The high-spending period was mainly financed with money from bond sales, but now much of the department's annual revenue has to go to debt service. Missouri's 17-cent gasoline tax regrettably remains one of the lowest of our eight border states.
Given the need to explore alternate ways to pay for new projects, MoDOT is right to trigger another debate on whether new work should be financed with tolls.
What MoDOT is planning, though, represents a different wrinkle on the subject.
It is proposing to rebuild Interstate 70 from St. Louis to Kansas City and finance the work with a toll, using a legal framework first devised in 2006 for the construction of a new bridge over the Mississippi River in St. Louis.
That project never happened. But it was different because it would have used a private company to build the bridge and collect toll revenue.
Under current legal interpretations, the state road fund can't be used for projects involving tolls, chief engineer Dave Nichols said. But the Mississippi bridge plan would have been financed solely with toll money rather than road fund money, and the General Assembly gave the project its blessing.
MoDOT proposes to use a similar development agreement to rebuild I-70. The state would lease the freeway corridor to a private-sector company, which would build, operate, finance and maintain the roadway for up to 50 years.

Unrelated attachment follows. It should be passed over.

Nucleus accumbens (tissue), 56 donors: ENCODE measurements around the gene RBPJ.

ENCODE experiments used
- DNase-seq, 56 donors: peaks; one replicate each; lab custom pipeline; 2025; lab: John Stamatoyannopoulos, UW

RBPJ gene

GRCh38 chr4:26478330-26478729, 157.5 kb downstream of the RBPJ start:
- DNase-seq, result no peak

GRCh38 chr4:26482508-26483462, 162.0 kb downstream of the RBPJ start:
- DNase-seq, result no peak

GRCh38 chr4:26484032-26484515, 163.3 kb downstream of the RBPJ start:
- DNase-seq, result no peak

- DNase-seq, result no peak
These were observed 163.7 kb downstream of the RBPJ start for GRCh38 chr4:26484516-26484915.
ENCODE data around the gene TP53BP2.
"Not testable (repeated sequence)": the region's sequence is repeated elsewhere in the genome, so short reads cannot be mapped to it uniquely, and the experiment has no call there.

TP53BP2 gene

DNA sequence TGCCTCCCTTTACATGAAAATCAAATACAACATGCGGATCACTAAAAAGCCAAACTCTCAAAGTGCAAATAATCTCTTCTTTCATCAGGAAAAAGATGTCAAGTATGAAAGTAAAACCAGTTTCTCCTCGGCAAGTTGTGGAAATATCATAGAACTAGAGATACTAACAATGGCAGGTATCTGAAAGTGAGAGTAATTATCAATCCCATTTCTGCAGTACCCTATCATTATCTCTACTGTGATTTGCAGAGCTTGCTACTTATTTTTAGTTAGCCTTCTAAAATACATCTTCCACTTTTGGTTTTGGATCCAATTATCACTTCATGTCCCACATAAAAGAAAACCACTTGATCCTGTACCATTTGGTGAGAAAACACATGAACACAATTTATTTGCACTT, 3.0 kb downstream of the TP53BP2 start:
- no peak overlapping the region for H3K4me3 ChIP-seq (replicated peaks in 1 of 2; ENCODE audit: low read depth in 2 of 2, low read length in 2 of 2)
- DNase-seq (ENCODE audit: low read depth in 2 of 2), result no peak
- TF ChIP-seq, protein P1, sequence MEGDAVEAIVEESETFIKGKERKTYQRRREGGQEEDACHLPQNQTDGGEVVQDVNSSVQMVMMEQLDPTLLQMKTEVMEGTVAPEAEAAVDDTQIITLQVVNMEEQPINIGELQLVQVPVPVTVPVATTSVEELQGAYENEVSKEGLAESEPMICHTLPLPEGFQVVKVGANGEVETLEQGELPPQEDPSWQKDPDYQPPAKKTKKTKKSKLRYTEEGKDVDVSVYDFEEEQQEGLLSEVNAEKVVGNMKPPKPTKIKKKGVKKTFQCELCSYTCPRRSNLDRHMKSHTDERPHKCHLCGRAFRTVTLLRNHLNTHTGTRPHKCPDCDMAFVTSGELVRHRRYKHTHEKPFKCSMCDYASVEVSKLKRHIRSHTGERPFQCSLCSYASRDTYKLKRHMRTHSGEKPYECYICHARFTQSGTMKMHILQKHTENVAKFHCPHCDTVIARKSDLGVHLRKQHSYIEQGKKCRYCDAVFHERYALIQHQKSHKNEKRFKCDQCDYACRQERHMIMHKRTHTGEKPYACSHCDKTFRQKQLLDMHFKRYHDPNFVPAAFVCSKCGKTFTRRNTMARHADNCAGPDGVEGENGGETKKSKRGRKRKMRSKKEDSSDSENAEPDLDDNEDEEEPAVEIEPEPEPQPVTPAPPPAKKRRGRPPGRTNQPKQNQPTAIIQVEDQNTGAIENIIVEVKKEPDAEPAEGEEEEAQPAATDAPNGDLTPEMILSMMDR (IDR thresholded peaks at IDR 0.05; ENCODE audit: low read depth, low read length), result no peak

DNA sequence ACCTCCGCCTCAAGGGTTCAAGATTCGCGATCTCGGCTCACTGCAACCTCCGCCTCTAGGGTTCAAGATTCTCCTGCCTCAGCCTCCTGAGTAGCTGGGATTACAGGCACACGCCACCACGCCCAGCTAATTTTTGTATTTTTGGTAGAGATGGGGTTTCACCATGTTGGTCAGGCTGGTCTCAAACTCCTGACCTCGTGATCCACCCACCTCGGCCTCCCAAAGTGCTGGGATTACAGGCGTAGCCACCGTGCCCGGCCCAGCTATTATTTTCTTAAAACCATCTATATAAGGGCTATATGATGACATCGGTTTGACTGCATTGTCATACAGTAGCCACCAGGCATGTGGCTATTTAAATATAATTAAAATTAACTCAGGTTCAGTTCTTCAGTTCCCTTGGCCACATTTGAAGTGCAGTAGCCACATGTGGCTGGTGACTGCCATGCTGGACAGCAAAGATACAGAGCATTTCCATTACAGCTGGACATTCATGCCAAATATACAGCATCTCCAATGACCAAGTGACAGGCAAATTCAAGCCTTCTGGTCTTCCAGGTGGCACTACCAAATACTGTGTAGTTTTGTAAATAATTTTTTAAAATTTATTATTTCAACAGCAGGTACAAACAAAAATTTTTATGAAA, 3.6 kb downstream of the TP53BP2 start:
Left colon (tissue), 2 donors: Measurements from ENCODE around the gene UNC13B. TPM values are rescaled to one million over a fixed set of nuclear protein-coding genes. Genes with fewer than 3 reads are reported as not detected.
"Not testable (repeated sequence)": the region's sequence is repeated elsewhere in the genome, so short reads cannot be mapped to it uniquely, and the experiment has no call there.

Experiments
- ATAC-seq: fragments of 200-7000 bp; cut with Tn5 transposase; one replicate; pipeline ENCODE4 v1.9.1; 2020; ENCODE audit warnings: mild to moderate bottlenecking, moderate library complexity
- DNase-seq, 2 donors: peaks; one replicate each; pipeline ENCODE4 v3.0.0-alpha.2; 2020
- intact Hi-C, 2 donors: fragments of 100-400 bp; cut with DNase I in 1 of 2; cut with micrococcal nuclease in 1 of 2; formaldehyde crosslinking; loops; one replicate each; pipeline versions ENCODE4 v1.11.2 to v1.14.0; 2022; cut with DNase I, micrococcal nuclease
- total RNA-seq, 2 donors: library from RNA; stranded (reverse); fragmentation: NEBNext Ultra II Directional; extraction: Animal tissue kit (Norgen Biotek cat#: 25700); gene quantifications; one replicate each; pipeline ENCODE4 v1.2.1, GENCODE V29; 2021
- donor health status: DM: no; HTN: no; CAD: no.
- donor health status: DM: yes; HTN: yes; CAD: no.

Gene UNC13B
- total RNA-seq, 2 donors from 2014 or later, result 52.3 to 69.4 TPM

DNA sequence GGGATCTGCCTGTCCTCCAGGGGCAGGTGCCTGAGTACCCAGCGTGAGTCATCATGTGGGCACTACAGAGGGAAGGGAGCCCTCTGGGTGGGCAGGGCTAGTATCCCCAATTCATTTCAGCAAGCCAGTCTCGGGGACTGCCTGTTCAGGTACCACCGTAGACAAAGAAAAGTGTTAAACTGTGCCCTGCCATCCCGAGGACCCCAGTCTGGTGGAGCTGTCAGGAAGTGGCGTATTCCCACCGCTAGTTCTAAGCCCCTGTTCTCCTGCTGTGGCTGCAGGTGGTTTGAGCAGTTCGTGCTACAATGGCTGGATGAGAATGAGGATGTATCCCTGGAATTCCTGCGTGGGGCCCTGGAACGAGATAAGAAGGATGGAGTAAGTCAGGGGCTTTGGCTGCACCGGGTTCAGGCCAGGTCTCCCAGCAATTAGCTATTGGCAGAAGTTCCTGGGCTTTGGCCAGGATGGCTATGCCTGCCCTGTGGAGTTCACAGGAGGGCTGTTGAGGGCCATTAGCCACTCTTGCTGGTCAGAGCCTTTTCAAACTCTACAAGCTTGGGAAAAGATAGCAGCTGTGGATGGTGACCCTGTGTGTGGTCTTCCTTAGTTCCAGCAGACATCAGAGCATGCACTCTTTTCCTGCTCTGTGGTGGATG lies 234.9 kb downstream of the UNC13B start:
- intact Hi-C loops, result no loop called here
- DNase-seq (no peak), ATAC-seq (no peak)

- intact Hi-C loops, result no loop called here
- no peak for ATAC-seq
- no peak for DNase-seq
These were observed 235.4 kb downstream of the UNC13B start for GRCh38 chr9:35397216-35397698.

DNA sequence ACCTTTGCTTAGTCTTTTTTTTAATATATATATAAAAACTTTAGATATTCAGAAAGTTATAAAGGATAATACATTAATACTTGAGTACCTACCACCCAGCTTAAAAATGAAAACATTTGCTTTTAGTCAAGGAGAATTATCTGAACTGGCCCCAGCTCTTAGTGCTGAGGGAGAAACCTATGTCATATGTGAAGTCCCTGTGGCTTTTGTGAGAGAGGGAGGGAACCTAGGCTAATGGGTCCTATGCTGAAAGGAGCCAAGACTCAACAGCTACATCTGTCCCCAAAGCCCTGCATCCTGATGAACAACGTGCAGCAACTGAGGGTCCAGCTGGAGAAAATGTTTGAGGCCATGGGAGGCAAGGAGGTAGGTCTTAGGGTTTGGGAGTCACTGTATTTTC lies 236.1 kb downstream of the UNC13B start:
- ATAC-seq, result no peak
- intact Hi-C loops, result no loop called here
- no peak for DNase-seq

The work would be financed solely by those who used the road. Money in the state road fund would be freed up for general work elsewhere around the state.
Rep. Charlie Denison, R-Springfield, chairman of the House Transportation Committee, reacted favorably toward the plan but noted that opponents carry considerable weight. He acknowledged that his own constituents had a dim view of toll roads and that the motor carriers' trade group would, as in the past, be adamantly against the idea.
MoDOT has taken dramatic steps to reduce its costs and stretch highway dollars. Earlier this year, the state highway commission approved a plan that would save $512 million over the next five years by cutting jobs, selling equipment and closing facilities.
Lawmakers, who will reconvene for the 2012 session in a couple of months, face an uninviting set of options. If legislators do nothing to boost revenue (such as asking voters to endorse a gasoline tax increase), the road system will begin to deteriorate and soon we will be back to the bad old days of pitted Missouri highways. The situation with I-70, Denison said, is "desperate."
Tolls can be overused, but they represent a legitimate financing method for certain projects. Missouri's de facto toll ban is counterproductive, and the innovative I-70 plan deserves serious consideration.